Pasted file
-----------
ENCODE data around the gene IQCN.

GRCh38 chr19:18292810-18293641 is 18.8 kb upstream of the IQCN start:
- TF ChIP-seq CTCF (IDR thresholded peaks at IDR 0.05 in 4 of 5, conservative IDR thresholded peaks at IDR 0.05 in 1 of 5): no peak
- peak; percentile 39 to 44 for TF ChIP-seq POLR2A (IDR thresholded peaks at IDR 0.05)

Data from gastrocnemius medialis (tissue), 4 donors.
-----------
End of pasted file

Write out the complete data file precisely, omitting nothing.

ENCODE data around the gene IQCN.

GRCh38 chr19:18292810-18293641 is 18.8 kb upstream of the IQCN start:
- TF ChIP-seq CTCF (IDR thresholded peaks at IDR 0.05 in 4 of 5, conservative IDR thresholded peaks at IDR 0.05 in 1 of 5): no peak
- peak; percentile 39 to 44 for TF ChIP-seq POLR2A (IDR thresholded peaks at IDR 0.05)

Data from gastrocnemius medialis (tissue), 4 donors.